Document Type

Journal Article

Publication Title

Frontiers in Neuroscience




Frontiers Media S.A.


School of Medical and Health Sciences / School of Science




Edith Cowan University Australian Government Research Training Program


Maisey, G., Cattani, M., Devine, A., Lo, J., & Dunican, I. C. (2021). The sleep of shift workers in a remote mining operation: Methodology for a randomized control trial to determine evidence-based interventions. Frontiers in Neuroscience, 14, article 579668.


© Copyright © 2021 Maisey, Cattani, Devine, Lo and Dunican. Shiftwork may adversely impact an individual’s sleep-wake patterns and result in sleep loss ( < 6 h. following night shift), due to the circadian misalignment and the design of rosters and shifts. Within a mining operation, this sleep loss may have significant consequences due to fatigue, including an increased risk of accidents and chronic health conditions. This study aims to (i) determine the efficacy of an intervention that comprises a sleep education program and biofeedback through a smartphone app on sleep quality, quantity, and alertness (ii) determine the prevalence of risk for a potential sleep disorder, and (iii) quantify and describe the sleep habits and behaviors of shift workers in a remote mining operation. This study consists of a randomized controlled trial whereby eighty-eight shift workers within a remote mining operation are randomized to a control group or one of three different treatment groups that are: (i) a sleep education program, (ii) biofeedback on sleep through a smartphone app, or (iii) a sleep education program and biofeedback on sleep through a smartphone app. This study utilizes wrist-activity monitors, biomathematical modeling, and a survey instrument to obtain data on sleep quantity, quality, and alertness. A variety of statistical methods will determine the prevalence of risk for a potential sleep disorder and associations with body mass index, alcohol, and caffeine consumption. A generalized linear mixed model will examine the dependent sleep variables assessed at baseline and post-intervention for the control group and intervention groups, as well as within and between groups to determine changes. The findings from this study will contribute to the current understanding of sleep and alertness behaviors, and sleep problems and disorders amongst shift workers. Importantly, the results may inform fatigue policy and practice on interventions to manage fatigue risk within the mining industry. This study protocol may have a broader application in other shiftwork industries, including oil and gas, aviation, rail, and healthcare.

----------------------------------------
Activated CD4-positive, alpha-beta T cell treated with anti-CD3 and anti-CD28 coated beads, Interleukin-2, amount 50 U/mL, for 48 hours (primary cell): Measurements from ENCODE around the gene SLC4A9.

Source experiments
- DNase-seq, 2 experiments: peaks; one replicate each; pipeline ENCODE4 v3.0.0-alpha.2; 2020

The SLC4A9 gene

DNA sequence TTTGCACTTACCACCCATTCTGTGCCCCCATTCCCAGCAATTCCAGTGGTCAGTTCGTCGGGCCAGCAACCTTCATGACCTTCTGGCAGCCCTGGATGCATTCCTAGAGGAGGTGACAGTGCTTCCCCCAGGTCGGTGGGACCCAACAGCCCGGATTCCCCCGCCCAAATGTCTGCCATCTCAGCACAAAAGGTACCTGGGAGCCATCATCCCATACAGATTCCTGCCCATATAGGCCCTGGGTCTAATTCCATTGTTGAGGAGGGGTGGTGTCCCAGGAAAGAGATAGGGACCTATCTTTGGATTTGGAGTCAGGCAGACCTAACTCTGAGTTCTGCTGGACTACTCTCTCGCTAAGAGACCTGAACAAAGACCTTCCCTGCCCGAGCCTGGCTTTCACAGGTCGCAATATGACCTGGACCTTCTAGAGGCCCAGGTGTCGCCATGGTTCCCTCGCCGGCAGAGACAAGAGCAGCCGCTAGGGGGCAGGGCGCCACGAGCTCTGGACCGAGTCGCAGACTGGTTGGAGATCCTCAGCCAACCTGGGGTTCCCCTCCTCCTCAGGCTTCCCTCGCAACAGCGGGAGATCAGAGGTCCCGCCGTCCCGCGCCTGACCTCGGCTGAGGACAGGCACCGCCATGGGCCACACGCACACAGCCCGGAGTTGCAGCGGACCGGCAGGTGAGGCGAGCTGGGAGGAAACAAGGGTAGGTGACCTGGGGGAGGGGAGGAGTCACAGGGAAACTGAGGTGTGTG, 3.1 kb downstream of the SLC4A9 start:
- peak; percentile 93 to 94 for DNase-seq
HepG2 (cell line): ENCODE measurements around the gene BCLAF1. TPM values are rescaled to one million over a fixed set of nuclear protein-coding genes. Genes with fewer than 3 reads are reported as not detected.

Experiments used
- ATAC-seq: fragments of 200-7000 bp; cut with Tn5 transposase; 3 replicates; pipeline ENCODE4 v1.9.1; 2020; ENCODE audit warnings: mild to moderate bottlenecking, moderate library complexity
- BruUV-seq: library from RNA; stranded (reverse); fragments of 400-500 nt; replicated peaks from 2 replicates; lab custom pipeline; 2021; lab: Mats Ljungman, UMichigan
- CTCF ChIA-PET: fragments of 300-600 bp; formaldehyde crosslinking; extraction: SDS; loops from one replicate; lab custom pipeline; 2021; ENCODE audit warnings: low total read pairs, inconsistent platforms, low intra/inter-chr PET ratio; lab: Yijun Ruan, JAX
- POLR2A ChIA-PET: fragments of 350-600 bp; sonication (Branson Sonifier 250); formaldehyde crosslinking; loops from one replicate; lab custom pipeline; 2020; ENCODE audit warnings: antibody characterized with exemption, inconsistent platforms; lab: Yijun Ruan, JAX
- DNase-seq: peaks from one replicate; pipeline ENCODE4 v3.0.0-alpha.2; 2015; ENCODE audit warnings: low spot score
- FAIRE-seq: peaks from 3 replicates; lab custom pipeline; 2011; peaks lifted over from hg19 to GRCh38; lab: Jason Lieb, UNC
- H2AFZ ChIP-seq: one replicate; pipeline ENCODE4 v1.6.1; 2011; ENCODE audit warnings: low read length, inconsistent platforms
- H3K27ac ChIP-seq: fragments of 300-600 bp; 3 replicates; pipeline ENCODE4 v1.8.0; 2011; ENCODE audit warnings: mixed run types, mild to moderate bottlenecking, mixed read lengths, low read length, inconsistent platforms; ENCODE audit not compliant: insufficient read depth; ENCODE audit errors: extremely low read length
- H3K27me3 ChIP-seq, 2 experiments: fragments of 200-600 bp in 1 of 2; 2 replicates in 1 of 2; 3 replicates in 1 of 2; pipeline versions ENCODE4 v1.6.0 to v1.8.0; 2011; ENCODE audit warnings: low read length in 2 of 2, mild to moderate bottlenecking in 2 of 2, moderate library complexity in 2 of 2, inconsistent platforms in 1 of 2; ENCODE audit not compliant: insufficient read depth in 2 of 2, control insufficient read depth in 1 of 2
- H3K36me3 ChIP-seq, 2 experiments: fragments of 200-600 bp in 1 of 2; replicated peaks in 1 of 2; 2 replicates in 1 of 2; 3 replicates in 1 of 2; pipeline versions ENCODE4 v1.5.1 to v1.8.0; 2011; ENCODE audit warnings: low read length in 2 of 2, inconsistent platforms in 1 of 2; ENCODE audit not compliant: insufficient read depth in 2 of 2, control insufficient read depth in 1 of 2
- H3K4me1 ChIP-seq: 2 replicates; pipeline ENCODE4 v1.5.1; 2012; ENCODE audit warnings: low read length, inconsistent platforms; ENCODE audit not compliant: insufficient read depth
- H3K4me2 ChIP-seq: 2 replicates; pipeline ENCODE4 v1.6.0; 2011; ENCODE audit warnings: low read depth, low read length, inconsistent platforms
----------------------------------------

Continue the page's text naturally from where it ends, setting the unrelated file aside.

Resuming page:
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Creative Commons Attribution 4.0 License
This work is licensed under a Creative Commons Attribution 4.0 License.